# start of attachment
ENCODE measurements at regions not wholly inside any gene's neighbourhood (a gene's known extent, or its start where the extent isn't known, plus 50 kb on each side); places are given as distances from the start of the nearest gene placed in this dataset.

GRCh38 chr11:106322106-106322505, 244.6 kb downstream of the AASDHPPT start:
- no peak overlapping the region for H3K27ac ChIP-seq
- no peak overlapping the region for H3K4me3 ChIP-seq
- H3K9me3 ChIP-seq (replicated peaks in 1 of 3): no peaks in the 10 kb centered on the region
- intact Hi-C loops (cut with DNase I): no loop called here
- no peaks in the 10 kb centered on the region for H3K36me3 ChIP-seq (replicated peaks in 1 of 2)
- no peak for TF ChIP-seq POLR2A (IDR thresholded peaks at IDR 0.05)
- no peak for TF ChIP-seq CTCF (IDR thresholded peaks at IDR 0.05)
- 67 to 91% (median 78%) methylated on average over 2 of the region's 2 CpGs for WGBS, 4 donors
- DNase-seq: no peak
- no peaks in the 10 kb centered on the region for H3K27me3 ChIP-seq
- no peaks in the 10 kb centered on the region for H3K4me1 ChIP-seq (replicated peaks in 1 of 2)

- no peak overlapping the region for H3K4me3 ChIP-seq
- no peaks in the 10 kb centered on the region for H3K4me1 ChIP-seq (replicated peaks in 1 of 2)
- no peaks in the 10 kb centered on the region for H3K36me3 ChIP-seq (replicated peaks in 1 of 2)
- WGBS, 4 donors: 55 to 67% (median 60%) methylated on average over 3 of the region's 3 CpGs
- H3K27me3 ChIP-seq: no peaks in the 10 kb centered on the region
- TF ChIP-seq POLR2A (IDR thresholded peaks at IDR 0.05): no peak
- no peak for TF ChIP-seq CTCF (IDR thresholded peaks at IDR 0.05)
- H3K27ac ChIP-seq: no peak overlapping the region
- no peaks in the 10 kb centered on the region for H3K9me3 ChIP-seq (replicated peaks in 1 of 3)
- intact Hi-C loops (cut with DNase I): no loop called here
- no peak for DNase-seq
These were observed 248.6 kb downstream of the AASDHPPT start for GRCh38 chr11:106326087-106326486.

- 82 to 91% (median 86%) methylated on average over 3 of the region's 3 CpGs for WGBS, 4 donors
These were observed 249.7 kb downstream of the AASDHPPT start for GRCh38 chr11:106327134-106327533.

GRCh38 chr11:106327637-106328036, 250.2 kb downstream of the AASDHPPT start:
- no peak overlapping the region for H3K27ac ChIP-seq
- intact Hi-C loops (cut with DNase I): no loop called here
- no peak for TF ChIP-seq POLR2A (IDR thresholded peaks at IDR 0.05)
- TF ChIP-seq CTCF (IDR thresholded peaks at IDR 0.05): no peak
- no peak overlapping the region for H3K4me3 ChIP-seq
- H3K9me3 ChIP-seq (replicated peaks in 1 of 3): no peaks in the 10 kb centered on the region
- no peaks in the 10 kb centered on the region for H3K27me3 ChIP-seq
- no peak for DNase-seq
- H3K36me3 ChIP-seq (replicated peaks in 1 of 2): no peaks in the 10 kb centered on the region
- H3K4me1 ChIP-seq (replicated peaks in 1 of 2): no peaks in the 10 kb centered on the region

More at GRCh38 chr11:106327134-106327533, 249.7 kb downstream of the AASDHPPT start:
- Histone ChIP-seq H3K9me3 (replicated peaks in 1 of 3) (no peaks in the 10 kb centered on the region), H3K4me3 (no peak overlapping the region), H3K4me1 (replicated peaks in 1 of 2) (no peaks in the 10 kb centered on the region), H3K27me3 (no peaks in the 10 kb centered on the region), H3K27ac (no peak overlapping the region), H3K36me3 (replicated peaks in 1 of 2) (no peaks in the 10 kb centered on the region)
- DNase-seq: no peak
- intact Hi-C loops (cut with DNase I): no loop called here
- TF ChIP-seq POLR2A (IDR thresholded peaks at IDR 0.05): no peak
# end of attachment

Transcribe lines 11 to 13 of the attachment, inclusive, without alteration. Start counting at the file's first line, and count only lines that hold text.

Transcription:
- DNase-seq: no peak
- no peaks in the 10 kb centered on the region for H3K27me3 ChIP-seq
- no peaks in the 10 kb centered on the region for H3K4me1 ChIP-seq (replicated peaks in 1 of 2)